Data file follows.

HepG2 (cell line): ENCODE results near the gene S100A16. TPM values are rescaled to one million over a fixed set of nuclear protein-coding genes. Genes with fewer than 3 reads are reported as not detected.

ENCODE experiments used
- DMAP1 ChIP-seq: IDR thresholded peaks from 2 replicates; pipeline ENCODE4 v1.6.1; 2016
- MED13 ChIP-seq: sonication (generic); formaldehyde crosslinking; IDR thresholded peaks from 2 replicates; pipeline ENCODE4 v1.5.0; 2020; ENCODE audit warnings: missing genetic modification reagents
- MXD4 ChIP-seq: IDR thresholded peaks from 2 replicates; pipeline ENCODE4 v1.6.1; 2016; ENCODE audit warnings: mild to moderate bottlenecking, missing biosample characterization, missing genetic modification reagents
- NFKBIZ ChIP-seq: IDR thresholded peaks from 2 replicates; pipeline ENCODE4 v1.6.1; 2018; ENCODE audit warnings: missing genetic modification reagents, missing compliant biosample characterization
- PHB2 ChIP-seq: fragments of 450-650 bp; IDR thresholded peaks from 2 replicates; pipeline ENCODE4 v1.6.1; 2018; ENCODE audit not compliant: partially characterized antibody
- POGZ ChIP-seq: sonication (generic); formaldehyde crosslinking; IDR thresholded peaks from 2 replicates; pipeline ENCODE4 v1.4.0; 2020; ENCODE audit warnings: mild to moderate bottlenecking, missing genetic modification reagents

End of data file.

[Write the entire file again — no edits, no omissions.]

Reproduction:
HepG2 (cell line): ENCODE results near the gene S100A16. TPM values are rescaled to one million over a fixed set of nuclear protein-coding genes. Genes with fewer than 3 reads are reported as not detected.

ENCODE experiments used
- DMAP1 ChIP-seq: IDR thresholded peaks from 2 replicates; pipeline ENCODE4 v1.6.1; 2016
- MED13 ChIP-seq: sonication (generic); formaldehyde crosslinking; IDR thresholded peaks from 2 replicates; pipeline ENCODE4 v1.5.0; 2020; ENCODE audit warnings: missing genetic modification reagents
- MXD4 ChIP-seq: IDR thresholded peaks from 2 replicates; pipeline ENCODE4 v1.6.1; 2016; ENCODE audit warnings: mild to moderate bottlenecking, missing biosample characterization, missing genetic modification reagents
- NFKBIZ ChIP-seq: IDR thresholded peaks from 2 replicates; pipeline ENCODE4 v1.6.1; 2018; ENCODE audit warnings: missing genetic modification reagents, missing compliant biosample characterization
- PHB2 ChIP-seq: fragments of 450-650 bp; IDR thresholded peaks from 2 replicates; pipeline ENCODE4 v1.6.1; 2018; ENCODE audit not compliant: partially characterized antibody
- POGZ ChIP-seq: sonication (generic); formaldehyde crosslinking; IDR thresholded peaks from 2 replicates; pipeline ENCODE4 v1.4.0; 2020; ENCODE audit warnings: mild to moderate bottlenecking, missing genetic modification reagents